Dreaming of a new aquatic center for Charlotte

Plus: Teen Talk slaps hard; Charlotte's top news of the week

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IDEA: A new swimming facility could provide an economic boost. Can we get it done, or will we cede the market to Greensboro?

Greensboro can hold major swimming events, like last year’s Pro Swim Series at the Greensboro Aquatic Center. Although Charlotte is a leader in national youth swimming, the city cannot host major swim meets because existing facilities are inadequate.

By Tim Whitmire

Charlotte needs a national-class aquatic center.

No, it’s not an issue as important in the present moment as Covid-19, affordable housing and homelessness, or addressing the ongoing racial, economic and geographic disparities that plague us.

Our city has a lot of needs, and maybe this is an unnecessary extravagance that we can’t afford. Or maybe, in the 15th-largest city in the country, and one that views itself as a regional and national leader, it’s an idea we should at least consider.

For a couple years, I worked on a behind-the-scenes plan to have an aquatic center included in the vision for the Eastland Mall development. The idea gained some initial support, but as you might have seen last month, Eastland’s redevelopment is going forward with plans for soccer fields, a park, apartments … and no swimming pools. It’s a missed economic opportunity for Charlotte, and swim parents here will probably have to resign themselves to years of traveling to cities that have state-of-the-art swimming facilities … like Greensboro, Atlanta and the Raleigh area.

But is there a path forward? Consider the case for a new aquatic center for our community, and brainstorm with me.

Charlotte has an existing facility, the 31-year-old Mecklenburg County Aquatic Center (MCAC) that sits at the corner of Stonewall and McDowell in Second Ward. But the MCAC is outdated and now inadequate for anything but the smallest state swim meets. In 2015-16, the county closed the facility for a year and spent $8.6M on a renovation that inexplicably did nothing to address the issues that had made the center obsolete as a major meet host.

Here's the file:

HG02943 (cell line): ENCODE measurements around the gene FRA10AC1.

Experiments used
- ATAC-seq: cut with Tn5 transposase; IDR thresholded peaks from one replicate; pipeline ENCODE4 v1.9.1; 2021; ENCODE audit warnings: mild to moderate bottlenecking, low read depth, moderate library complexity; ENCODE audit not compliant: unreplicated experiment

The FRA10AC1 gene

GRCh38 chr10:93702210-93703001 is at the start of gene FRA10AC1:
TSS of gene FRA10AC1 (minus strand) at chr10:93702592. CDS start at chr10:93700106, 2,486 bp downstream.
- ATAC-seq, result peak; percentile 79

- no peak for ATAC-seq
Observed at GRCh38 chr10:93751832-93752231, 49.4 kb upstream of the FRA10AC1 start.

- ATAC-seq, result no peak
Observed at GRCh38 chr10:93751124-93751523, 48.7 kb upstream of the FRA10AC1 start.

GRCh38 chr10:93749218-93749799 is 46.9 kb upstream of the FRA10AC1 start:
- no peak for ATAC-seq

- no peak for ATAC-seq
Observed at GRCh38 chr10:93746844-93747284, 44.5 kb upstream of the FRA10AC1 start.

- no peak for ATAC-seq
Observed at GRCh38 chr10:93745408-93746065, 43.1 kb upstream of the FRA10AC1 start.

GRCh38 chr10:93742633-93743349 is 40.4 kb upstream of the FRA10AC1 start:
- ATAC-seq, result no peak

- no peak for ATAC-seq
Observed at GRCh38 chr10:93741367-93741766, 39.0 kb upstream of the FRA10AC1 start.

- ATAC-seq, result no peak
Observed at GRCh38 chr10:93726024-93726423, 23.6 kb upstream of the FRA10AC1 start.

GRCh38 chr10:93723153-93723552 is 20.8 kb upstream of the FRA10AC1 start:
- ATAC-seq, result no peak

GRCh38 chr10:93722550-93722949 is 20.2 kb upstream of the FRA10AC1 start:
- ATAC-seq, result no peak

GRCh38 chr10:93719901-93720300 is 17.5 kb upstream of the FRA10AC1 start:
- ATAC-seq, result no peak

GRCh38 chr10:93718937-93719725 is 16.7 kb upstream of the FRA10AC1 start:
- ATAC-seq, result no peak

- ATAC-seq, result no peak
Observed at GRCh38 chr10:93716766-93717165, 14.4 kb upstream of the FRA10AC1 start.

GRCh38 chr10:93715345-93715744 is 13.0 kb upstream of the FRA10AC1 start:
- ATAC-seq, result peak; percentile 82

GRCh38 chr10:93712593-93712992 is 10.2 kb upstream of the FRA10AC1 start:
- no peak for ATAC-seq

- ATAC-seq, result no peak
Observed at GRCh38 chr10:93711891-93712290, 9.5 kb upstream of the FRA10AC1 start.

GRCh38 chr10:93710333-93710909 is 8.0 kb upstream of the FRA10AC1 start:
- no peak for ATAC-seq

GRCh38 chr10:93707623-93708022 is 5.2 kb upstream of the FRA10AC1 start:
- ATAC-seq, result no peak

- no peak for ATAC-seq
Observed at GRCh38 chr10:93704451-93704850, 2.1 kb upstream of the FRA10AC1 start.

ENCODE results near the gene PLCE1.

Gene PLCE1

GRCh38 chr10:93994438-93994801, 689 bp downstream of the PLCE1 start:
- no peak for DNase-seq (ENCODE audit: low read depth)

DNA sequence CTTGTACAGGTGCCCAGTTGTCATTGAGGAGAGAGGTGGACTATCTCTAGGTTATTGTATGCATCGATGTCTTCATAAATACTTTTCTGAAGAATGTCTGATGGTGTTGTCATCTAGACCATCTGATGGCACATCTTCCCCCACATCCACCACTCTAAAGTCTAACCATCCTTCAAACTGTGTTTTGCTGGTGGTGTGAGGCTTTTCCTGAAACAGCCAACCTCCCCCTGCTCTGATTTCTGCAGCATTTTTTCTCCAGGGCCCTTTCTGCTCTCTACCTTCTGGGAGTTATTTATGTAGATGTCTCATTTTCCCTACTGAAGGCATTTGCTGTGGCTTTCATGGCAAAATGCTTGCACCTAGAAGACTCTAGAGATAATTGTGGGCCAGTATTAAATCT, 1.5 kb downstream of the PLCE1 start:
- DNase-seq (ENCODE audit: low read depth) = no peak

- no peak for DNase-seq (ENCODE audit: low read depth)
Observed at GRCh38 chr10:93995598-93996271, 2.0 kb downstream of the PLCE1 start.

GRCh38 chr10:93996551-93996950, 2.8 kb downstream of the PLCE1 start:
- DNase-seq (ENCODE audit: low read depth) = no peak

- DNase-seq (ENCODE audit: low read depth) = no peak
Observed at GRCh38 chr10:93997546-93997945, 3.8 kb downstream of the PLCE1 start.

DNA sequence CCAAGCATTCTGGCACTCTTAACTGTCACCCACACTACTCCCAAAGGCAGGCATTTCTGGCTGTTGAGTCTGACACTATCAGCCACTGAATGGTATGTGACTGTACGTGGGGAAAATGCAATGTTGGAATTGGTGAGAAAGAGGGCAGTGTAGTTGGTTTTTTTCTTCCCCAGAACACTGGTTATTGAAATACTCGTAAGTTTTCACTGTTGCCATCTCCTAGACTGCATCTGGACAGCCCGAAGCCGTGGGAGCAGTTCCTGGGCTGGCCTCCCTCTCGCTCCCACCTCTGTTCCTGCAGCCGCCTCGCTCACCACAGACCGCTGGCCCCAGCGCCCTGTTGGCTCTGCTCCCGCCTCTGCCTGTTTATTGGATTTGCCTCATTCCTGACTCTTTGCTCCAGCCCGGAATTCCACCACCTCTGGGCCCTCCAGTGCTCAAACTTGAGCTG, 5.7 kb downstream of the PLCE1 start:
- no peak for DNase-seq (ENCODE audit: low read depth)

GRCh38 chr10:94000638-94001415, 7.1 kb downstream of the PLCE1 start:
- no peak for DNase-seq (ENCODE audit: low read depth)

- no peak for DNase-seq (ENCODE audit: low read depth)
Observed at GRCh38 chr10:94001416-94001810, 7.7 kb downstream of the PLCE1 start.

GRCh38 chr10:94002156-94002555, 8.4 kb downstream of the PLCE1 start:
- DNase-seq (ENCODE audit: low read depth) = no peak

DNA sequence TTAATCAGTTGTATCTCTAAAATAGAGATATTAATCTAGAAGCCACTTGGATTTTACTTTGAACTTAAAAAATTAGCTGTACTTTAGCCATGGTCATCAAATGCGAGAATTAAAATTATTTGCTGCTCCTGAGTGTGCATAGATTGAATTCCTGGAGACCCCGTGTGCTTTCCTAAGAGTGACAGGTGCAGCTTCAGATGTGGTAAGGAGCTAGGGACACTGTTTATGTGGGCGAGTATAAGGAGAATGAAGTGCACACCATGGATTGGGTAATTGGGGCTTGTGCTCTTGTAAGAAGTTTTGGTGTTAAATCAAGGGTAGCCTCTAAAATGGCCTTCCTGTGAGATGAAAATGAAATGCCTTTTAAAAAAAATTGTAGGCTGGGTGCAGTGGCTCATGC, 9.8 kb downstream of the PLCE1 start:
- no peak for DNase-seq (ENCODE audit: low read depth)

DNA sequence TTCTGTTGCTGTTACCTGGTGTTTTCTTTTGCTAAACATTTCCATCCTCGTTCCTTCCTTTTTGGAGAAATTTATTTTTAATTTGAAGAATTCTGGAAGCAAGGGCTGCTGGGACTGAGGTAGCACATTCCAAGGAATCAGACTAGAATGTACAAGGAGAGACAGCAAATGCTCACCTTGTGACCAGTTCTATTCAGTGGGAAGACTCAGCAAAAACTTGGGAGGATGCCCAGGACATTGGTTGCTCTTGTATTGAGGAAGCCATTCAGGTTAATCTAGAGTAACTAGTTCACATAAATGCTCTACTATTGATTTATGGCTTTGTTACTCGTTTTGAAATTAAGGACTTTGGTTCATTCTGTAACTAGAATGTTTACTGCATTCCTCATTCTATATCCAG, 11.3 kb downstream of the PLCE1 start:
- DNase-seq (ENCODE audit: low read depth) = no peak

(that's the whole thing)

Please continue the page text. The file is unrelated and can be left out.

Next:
Why is this important? Major meets — from the pro series event that used to be held at the MCAC, to multi-state USA Swimming-sanctioned Regional and Zone meets, to the N.C. Age Group Championships that attract thousands of youth swimmers and their families from across the state for multiple days — are what justify the existence of large, often publicly owned swim facilities that are expensive and typically run at an operating loss that’s balanced out by the economic activity they generate.

Charlotte has been a leader in national youth swimming for nearly four decades. For many years, we were known for the powerhouse youth and elite program at SwimMAC Carolina; more recently, teams like Aquatic Team of Mecklenburg (where my daughter swam for eight years) and now Mecklenburg Swim Association have emerged alongside SwimMAC as national-profile programs.

But as Charlotte’s year-round swim parents know, attending a big meet, from states to regionals to nationals, involves getting on a plane or packing the car and spending thousands of dollars annually on travel to Greensboro (home of the Greensboro Aquatic Center), Atlanta (Georgia Tech’s McAuley Aquatic Center) and the Triangle (Cary’s Triangle Aquatic Center).